To check organizational and prioritization skills: Organizational and prioritization skills test your mettle in a chaotic situation. If you are taking it in your stride and can give evidence for the same, you will be a catch for the company. Not many are born with it, but one can surely learn it. Without proper organizational and prioritization skills, it would be a bust choosing the next course of action in business operations.
To check leadership & management skills: If your team cannot depend on you in times of need, do you think companies like Facebook and Apple will prefer you? No, business operations are all about teamwork and management skills. If you are in a position of authority, understanding and knowing your teams’ weaknesses and strengths is your bread and butter. If it is not, you are not trying hard enough.
Without a team on your side working in sync, effective leadership is compromised, and your team’s performance is bound to take a dip. Nobody wants that!
Danielle is really nervous about the interview at Amazon. Not because she is incapable, but maybe she will not get the chance to tell about everything she has accomplished in a short span of 2 years. Nonetheless, she prepared as per the STAR (Situation, Task, Action, and Result) technique. To her delight, the recruiter asked about her proudest achievement. The interviewer was delighted with what she disclosed and instantly cleared her for the round and congratulated her.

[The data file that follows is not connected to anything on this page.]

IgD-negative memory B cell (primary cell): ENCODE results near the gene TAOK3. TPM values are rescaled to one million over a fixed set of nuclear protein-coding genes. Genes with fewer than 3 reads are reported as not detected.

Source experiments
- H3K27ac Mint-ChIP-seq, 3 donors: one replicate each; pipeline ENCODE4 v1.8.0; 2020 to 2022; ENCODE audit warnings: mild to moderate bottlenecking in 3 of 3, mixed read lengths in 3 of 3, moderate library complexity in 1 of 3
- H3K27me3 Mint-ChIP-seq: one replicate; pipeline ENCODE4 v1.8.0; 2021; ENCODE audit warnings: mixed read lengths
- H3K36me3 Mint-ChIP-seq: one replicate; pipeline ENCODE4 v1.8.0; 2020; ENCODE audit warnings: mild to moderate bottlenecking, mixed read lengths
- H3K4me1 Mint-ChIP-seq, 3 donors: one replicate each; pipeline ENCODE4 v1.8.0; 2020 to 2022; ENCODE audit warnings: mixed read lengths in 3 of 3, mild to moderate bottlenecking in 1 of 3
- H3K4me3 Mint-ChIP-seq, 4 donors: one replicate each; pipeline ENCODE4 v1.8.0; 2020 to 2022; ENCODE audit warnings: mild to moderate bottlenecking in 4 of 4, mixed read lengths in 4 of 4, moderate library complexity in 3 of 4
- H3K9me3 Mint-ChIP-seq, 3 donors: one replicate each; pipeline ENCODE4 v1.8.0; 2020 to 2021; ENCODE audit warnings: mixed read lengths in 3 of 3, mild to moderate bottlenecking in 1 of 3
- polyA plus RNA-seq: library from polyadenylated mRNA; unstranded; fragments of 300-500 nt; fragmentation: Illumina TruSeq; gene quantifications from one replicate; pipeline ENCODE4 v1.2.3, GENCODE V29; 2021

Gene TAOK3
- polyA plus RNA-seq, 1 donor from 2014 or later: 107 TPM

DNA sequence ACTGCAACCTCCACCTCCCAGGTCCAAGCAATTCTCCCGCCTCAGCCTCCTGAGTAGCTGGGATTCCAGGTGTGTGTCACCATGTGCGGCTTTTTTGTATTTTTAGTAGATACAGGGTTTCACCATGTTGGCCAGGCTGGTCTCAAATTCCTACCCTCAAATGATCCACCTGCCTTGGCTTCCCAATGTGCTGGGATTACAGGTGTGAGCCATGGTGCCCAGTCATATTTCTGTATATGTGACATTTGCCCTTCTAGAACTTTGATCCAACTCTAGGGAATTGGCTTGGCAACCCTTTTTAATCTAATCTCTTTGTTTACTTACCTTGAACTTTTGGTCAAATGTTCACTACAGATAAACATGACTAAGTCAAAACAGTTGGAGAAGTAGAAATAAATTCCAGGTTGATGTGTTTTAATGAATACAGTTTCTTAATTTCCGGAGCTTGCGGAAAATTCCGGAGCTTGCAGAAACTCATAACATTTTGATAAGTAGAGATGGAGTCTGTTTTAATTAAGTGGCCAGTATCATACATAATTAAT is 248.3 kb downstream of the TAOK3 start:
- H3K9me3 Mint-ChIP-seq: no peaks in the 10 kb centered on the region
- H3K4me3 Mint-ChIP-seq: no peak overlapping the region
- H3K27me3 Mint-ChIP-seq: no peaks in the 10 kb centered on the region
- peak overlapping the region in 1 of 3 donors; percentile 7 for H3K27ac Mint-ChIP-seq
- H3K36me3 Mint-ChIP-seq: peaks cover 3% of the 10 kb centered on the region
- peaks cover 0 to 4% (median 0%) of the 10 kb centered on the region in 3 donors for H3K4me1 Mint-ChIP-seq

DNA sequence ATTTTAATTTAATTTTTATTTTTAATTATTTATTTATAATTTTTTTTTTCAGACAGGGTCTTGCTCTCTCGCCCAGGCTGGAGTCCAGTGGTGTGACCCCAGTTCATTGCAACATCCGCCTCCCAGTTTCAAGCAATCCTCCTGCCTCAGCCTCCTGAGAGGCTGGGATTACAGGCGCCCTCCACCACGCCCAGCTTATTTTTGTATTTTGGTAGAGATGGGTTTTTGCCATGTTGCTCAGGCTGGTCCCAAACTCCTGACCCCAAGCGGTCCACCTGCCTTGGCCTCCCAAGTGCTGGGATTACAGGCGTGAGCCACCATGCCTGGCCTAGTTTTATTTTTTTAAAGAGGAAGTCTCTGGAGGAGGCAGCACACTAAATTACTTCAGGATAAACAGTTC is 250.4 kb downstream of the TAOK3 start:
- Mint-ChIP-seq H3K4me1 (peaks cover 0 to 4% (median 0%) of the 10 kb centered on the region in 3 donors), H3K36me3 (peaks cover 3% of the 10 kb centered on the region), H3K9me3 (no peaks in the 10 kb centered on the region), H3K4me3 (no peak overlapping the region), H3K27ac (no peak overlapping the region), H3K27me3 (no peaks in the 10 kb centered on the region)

What is the takeaway here? Does Danielle land her ticket to success? No.
It is the fact that she prepared her speech about her work in a precise manner that first describes the situation. She then goes on to data analyzing skills and finding the cause and its solution with its results. Danielle was ready when it mattered the most. This is why it is important for recruiters to know what an ace you are when it comes to crunch situations and pressure’s got nothing on you! Never let an opportunity go begging!
The best way to prepare for situational interview questions and answers is to set yourself up with the STAR – to give your recruiters something to think about. Delivering it in a crisp and cohesive manner can earn you extra brownie points.